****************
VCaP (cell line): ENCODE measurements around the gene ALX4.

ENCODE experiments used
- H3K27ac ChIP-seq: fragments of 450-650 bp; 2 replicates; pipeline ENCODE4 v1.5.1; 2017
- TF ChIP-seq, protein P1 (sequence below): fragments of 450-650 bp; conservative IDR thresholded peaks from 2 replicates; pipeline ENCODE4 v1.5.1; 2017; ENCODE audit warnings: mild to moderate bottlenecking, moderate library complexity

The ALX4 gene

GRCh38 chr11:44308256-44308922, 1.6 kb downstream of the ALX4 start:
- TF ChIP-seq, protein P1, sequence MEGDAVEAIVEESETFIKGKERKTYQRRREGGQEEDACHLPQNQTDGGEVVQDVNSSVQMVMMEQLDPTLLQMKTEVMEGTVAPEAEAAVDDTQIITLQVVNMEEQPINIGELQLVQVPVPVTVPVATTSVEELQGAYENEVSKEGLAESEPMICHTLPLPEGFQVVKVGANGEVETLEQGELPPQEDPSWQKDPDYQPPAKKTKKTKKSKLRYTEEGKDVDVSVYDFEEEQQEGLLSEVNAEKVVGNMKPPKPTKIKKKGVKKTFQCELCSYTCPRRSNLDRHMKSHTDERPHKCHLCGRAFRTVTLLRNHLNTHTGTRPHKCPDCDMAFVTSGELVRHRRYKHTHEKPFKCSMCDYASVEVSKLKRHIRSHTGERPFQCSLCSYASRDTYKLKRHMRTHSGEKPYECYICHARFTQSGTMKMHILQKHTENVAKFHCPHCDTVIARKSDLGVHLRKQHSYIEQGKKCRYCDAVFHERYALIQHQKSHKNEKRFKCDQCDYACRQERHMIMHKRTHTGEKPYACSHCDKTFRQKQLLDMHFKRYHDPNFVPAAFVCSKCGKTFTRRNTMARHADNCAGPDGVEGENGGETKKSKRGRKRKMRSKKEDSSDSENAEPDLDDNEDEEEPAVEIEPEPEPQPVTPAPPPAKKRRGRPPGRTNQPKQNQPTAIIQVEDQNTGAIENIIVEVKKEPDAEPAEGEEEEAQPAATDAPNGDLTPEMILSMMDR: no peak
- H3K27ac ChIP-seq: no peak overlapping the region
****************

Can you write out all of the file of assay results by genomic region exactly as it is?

VCaP (cell line): ENCODE measurements around the gene ALX4.

ENCODE experiments used
- H3K27ac ChIP-seq: fragments of 450-650 bp; 2 replicates; pipeline ENCODE4 v1.5.1; 2017
- TF ChIP-seq, protein P1 (sequence below): fragments of 450-650 bp; conservative IDR thresholded peaks from 2 replicates; pipeline ENCODE4 v1.5.1; 2017; ENCODE audit warnings: mild to moderate bottlenecking, moderate library complexity

The ALX4 gene

GRCh38 chr11:44308256-44308922, 1.6 kb downstream of the ALX4 start:
- TF ChIP-seq, protein P1, sequence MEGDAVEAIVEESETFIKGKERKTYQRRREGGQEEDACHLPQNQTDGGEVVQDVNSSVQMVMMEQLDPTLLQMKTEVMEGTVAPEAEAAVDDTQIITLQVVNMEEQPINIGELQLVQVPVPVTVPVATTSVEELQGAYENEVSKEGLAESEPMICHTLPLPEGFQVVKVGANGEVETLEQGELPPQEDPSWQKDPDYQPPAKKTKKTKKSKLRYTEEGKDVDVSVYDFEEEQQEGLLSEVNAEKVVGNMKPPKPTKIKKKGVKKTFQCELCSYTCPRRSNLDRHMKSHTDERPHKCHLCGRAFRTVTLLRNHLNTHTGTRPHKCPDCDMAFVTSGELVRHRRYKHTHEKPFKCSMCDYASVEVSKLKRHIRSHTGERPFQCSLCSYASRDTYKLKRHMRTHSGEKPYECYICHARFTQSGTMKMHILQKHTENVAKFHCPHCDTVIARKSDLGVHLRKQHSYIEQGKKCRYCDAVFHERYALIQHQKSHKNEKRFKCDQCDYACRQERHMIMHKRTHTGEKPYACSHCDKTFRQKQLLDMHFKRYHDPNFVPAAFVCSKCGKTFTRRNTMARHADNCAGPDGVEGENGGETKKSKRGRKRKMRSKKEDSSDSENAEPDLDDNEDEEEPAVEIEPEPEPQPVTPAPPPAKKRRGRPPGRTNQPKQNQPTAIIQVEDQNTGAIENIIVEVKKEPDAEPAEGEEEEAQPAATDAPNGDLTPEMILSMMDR: no peak
- H3K27ac ChIP-seq: no peak overlapping the region